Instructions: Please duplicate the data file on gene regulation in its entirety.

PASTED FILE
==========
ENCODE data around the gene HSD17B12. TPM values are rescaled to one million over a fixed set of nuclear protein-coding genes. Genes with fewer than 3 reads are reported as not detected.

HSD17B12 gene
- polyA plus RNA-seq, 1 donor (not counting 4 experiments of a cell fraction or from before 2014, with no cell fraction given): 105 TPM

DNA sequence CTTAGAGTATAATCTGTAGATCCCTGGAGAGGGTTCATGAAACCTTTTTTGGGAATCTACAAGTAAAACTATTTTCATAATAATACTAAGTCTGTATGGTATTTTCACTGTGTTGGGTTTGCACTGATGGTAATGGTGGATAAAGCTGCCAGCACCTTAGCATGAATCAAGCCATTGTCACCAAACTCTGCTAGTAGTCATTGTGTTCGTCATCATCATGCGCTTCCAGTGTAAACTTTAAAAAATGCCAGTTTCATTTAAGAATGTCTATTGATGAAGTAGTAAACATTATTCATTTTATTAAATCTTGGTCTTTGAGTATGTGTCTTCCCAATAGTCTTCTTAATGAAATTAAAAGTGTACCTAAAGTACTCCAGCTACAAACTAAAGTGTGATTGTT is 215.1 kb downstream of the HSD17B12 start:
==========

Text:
ENCODE data around the gene HSD17B12. TPM values are rescaled to one million over a fixed set of nuclear protein-coding genes. Genes with fewer than 3 reads are reported as not detected.

HSD17B12 gene
- polyA plus RNA-seq, 1 donor (not counting 4 experiments of a cell fraction or from before 2014, with no cell fraction given): 105 TPM

DNA sequence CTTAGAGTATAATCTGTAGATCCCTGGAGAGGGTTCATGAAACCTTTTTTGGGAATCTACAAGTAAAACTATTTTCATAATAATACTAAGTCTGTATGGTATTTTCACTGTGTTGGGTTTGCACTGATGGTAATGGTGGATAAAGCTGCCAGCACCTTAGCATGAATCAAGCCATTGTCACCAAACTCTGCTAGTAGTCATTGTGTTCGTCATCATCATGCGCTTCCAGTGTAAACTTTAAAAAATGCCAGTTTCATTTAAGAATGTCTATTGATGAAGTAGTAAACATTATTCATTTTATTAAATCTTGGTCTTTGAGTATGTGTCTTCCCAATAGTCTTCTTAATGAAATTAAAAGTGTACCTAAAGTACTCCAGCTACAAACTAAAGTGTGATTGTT is 215.1 kb downstream of the HSD17B12 start: